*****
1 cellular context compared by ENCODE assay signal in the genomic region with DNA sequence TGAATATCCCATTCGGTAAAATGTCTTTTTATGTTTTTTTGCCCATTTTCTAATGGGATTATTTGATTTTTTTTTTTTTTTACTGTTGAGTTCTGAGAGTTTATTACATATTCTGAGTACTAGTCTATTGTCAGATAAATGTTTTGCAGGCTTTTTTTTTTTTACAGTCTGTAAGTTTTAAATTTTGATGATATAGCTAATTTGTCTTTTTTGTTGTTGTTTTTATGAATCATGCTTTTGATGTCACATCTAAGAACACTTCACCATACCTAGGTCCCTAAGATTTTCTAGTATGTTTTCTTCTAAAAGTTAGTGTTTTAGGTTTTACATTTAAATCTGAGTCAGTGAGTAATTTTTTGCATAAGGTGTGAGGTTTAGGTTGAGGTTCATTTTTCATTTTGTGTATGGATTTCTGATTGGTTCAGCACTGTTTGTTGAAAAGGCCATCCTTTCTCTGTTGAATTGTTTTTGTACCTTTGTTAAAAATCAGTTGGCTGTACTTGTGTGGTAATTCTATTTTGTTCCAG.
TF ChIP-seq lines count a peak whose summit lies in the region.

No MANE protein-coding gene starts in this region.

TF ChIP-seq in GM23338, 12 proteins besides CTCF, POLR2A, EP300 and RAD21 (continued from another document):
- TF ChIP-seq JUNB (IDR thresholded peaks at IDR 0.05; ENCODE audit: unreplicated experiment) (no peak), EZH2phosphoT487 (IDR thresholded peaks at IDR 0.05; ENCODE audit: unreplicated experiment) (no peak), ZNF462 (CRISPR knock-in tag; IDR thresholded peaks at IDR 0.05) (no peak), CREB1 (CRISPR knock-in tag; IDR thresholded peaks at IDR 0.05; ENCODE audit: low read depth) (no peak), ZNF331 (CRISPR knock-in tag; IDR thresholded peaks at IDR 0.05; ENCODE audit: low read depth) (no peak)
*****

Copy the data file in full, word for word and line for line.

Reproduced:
1 cellular context compared by ENCODE assay signal in the genomic region with DNA sequence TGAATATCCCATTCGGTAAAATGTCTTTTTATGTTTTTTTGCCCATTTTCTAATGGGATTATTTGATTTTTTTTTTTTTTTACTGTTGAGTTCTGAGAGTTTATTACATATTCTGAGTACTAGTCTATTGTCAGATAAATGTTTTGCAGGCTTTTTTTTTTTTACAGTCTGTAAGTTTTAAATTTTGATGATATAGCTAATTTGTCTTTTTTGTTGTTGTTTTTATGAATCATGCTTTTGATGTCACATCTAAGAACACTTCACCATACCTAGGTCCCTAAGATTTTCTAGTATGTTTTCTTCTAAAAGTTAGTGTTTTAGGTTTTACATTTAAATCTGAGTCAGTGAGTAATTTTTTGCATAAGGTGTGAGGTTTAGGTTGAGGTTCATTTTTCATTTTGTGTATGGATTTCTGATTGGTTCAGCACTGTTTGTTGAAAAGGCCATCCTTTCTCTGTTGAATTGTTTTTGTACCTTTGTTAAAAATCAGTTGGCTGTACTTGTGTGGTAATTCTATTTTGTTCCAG.
TF ChIP-seq lines count a peak whose summit lies in the region.

No MANE protein-coding gene starts in this region.

TF ChIP-seq in GM23338, 12 proteins besides CTCF, POLR2A, EP300 and RAD21 (continued from another document):
- TF ChIP-seq JUNB (IDR thresholded peaks at IDR 0.05; ENCODE audit: unreplicated experiment) (no peak), EZH2phosphoT487 (IDR thresholded peaks at IDR 0.05; ENCODE audit: unreplicated experiment) (no peak), ZNF462 (CRISPR knock-in tag; IDR thresholded peaks at IDR 0.05) (no peak), CREB1 (CRISPR knock-in tag; IDR thresholded peaks at IDR 0.05; ENCODE audit: low read depth) (no peak), ZNF331 (CRISPR knock-in tag; IDR thresholded peaks at IDR 0.05; ENCODE audit: low read depth) (no peak)